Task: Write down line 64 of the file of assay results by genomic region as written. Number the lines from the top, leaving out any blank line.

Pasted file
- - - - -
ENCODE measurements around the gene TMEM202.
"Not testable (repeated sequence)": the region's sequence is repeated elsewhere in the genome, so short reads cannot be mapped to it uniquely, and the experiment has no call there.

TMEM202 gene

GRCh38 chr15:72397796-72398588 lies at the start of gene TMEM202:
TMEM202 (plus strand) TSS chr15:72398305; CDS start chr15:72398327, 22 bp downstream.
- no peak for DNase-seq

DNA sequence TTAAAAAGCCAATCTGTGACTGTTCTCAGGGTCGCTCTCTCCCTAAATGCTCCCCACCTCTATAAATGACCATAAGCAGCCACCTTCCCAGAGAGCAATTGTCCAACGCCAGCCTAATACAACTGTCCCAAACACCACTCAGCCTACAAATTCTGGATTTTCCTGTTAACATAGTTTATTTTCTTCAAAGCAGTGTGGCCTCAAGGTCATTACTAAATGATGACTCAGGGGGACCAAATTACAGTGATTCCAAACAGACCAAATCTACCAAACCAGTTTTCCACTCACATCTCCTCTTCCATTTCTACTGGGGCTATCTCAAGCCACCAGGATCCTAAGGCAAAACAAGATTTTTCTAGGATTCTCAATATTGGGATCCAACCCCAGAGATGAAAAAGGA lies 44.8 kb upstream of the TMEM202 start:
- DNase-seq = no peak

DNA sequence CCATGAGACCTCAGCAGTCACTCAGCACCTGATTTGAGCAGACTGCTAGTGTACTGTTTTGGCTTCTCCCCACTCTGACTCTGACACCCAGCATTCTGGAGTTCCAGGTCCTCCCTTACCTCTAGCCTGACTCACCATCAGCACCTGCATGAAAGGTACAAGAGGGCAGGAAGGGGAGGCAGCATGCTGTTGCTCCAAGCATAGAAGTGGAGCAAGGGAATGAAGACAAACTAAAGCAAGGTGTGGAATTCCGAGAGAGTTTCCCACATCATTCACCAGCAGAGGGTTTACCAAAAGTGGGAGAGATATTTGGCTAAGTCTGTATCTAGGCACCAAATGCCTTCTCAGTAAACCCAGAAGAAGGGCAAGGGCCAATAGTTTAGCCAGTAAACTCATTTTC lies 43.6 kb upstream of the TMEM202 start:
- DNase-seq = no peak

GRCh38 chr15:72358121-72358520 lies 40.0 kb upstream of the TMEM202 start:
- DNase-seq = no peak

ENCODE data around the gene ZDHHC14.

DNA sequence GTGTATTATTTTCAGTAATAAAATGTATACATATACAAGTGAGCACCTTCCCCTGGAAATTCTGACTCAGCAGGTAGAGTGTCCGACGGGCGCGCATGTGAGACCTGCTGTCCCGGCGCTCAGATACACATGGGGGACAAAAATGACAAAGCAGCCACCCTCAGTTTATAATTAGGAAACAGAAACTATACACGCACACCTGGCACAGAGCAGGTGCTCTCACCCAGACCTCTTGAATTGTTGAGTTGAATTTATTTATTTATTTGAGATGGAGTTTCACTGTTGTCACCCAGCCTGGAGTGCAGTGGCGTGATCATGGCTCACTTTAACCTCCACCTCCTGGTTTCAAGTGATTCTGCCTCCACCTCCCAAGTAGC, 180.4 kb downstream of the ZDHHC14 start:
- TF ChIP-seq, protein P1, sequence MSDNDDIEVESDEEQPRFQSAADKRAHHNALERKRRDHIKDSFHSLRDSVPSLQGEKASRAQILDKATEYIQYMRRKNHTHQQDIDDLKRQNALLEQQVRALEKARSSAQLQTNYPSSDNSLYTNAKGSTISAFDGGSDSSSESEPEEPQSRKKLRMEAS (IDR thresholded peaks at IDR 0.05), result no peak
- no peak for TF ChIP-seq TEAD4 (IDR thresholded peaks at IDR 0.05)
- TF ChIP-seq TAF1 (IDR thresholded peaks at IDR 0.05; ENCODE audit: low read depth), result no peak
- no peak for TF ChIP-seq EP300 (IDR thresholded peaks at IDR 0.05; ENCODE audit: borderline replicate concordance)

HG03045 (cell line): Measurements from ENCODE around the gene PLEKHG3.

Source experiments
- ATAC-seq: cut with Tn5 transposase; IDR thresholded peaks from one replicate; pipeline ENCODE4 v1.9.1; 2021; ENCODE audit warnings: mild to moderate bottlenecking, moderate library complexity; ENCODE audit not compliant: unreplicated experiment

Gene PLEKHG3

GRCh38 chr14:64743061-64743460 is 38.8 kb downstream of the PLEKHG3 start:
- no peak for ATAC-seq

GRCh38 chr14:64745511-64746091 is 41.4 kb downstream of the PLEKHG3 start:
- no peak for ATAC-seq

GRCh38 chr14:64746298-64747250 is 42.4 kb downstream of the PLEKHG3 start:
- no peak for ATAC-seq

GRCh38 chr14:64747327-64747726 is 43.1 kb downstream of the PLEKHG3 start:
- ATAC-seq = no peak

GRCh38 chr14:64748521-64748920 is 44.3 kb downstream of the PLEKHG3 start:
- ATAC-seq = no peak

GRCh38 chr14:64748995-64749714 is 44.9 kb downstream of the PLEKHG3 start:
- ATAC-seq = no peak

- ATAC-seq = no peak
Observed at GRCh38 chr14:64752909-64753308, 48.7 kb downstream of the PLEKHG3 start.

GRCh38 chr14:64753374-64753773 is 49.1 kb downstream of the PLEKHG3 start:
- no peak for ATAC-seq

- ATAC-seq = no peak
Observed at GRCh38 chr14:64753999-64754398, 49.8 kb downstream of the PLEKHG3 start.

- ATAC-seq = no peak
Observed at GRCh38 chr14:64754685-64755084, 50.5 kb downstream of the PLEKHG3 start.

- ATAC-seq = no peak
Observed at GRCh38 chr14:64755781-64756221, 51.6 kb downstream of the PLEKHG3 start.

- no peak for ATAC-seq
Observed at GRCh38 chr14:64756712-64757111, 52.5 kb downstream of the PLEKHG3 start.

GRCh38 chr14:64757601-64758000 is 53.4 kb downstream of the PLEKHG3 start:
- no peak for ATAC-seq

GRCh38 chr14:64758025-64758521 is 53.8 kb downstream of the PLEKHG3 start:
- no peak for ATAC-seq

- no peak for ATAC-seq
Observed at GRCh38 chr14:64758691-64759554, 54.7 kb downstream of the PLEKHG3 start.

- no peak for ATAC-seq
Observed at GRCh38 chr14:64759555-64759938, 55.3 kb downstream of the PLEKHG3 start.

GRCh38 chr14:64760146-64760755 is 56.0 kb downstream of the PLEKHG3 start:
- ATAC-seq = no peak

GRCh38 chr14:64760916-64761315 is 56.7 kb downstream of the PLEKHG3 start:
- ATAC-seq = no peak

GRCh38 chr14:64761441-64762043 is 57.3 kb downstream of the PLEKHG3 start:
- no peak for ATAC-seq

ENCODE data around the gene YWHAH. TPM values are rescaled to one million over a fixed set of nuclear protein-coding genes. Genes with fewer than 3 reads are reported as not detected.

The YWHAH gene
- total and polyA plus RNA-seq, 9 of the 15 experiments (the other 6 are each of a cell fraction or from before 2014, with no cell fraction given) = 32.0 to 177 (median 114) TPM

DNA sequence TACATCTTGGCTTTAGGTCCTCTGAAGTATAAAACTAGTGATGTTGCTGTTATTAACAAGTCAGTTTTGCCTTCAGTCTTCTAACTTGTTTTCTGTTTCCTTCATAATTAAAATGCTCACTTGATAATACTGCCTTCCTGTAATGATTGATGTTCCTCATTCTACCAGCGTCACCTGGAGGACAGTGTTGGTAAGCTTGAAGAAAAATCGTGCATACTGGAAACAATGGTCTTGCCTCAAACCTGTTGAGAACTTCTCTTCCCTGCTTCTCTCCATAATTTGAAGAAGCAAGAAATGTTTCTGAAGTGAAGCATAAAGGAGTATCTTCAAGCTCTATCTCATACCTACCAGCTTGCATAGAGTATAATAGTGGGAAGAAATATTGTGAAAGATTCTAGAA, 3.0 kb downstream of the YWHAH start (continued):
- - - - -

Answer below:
DNA sequence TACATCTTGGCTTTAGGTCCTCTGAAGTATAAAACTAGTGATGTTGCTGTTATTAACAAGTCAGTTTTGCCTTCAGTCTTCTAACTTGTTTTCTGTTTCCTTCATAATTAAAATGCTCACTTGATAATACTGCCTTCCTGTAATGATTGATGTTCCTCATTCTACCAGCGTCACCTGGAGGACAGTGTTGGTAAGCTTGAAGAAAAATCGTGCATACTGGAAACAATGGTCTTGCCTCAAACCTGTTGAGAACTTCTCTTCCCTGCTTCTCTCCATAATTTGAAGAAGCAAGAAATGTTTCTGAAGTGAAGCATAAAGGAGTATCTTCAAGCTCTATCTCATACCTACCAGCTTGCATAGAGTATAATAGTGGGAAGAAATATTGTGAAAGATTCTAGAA, 3.0 kb downstream of the YWHAH start (continued):